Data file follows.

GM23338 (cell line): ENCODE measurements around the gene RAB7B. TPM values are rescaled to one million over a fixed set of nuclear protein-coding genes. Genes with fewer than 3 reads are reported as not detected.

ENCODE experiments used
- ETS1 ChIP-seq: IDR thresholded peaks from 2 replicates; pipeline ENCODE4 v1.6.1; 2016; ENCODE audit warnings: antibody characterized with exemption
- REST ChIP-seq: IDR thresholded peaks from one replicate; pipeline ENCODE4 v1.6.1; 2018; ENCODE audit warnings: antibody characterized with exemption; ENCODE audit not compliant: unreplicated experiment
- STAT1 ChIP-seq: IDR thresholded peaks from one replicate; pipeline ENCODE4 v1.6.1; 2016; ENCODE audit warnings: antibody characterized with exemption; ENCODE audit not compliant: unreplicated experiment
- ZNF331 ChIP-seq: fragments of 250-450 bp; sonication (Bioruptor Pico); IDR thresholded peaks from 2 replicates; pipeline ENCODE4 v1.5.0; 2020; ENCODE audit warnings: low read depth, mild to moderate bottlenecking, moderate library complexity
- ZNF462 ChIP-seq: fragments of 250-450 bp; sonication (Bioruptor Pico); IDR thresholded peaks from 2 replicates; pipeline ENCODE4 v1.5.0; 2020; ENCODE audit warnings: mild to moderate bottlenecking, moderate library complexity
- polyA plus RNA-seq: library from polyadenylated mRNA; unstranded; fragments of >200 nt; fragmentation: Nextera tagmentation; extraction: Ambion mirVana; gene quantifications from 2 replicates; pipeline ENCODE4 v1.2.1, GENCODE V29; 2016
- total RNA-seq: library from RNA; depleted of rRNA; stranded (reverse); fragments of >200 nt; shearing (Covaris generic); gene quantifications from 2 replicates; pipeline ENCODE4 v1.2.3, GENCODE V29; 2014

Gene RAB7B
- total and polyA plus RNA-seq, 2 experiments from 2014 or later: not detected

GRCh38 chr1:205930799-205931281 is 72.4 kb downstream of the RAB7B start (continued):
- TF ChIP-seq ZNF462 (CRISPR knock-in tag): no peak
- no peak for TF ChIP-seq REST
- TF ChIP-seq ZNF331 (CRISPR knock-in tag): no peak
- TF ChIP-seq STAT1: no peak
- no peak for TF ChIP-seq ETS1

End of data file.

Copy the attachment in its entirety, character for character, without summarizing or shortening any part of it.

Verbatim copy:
GM23338 (cell line): ENCODE measurements around the gene RAB7B. TPM values are rescaled to one million over a fixed set of nuclear protein-coding genes. Genes with fewer than 3 reads are reported as not detected.

ENCODE experiments used
- ETS1 ChIP-seq: IDR thresholded peaks from 2 replicates; pipeline ENCODE4 v1.6.1; 2016; ENCODE audit warnings: antibody characterized with exemption
- REST ChIP-seq: IDR thresholded peaks from one replicate; pipeline ENCODE4 v1.6.1; 2018; ENCODE audit warnings: antibody characterized with exemption; ENCODE audit not compliant: unreplicated experiment
- STAT1 ChIP-seq: IDR thresholded peaks from one replicate; pipeline ENCODE4 v1.6.1; 2016; ENCODE audit warnings: antibody characterized with exemption; ENCODE audit not compliant: unreplicated experiment
- ZNF331 ChIP-seq: fragments of 250-450 bp; sonication (Bioruptor Pico); IDR thresholded peaks from 2 replicates; pipeline ENCODE4 v1.5.0; 2020; ENCODE audit warnings: low read depth, mild to moderate bottlenecking, moderate library complexity
- ZNF462 ChIP-seq: fragments of 250-450 bp; sonication (Bioruptor Pico); IDR thresholded peaks from 2 replicates; pipeline ENCODE4 v1.5.0; 2020; ENCODE audit warnings: mild to moderate bottlenecking, moderate library complexity
- polyA plus RNA-seq: library from polyadenylated mRNA; unstranded; fragments of >200 nt; fragmentation: Nextera tagmentation; extraction: Ambion mirVana; gene quantifications from 2 replicates; pipeline ENCODE4 v1.2.1, GENCODE V29; 2016
- total RNA-seq: library from RNA; depleted of rRNA; stranded (reverse); fragments of >200 nt; shearing (Covaris generic); gene quantifications from 2 replicates; pipeline ENCODE4 v1.2.3, GENCODE V29; 2014

Gene RAB7B
- total and polyA plus RNA-seq, 2 experiments from 2014 or later: not detected

GRCh38 chr1:205930799-205931281 is 72.4 kb downstream of the RAB7B start (continued):
- TF ChIP-seq ZNF462 (CRISPR knock-in tag): no peak
- no peak for TF ChIP-seq REST
- TF ChIP-seq ZNF331 (CRISPR knock-in tag): no peak
- TF ChIP-seq STAT1: no peak
- no peak for TF ChIP-seq ETS1